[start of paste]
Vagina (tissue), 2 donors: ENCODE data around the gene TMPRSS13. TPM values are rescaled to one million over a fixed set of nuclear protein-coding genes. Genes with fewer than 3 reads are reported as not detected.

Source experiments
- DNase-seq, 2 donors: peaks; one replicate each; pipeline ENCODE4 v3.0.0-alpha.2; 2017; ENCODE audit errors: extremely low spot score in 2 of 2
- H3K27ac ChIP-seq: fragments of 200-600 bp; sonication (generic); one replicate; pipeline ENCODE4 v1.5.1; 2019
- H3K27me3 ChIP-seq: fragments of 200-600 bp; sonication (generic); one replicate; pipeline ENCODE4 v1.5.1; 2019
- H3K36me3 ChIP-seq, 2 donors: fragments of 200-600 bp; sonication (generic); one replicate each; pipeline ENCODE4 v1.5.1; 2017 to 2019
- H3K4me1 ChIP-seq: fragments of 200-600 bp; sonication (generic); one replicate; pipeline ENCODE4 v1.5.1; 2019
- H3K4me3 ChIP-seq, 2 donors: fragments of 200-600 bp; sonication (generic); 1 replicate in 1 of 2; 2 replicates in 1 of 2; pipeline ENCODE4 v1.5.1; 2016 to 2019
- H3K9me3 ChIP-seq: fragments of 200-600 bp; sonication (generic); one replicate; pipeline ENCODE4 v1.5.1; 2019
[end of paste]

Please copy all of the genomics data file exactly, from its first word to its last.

Vagina (tissue), 2 donors: ENCODE data around the gene TMPRSS13. TPM values are rescaled to one million over a fixed set of nuclear protein-coding genes. Genes with fewer than 3 reads are reported as not detected.

Source experiments
- DNase-seq, 2 donors: peaks; one replicate each; pipeline ENCODE4 v3.0.0-alpha.2; 2017; ENCODE audit errors: extremely low spot score in 2 of 2
- H3K27ac ChIP-seq: fragments of 200-600 bp; sonication (generic); one replicate; pipeline ENCODE4 v1.5.1; 2019
- H3K27me3 ChIP-seq: fragments of 200-600 bp; sonication (generic); one replicate; pipeline ENCODE4 v1.5.1; 2019
- H3K36me3 ChIP-seq, 2 donors: fragments of 200-600 bp; sonication (generic); one replicate each; pipeline ENCODE4 v1.5.1; 2017 to 2019
- H3K4me1 ChIP-seq: fragments of 200-600 bp; sonication (generic); one replicate; pipeline ENCODE4 v1.5.1; 2019
- H3K4me3 ChIP-seq, 2 donors: fragments of 200-600 bp; sonication (generic); 1 replicate in 1 of 2; 2 replicates in 1 of 2; pipeline ENCODE4 v1.5.1; 2016 to 2019
- H3K9me3 ChIP-seq: fragments of 200-600 bp; sonication (generic); one replicate; pipeline ENCODE4 v1.5.1; 2019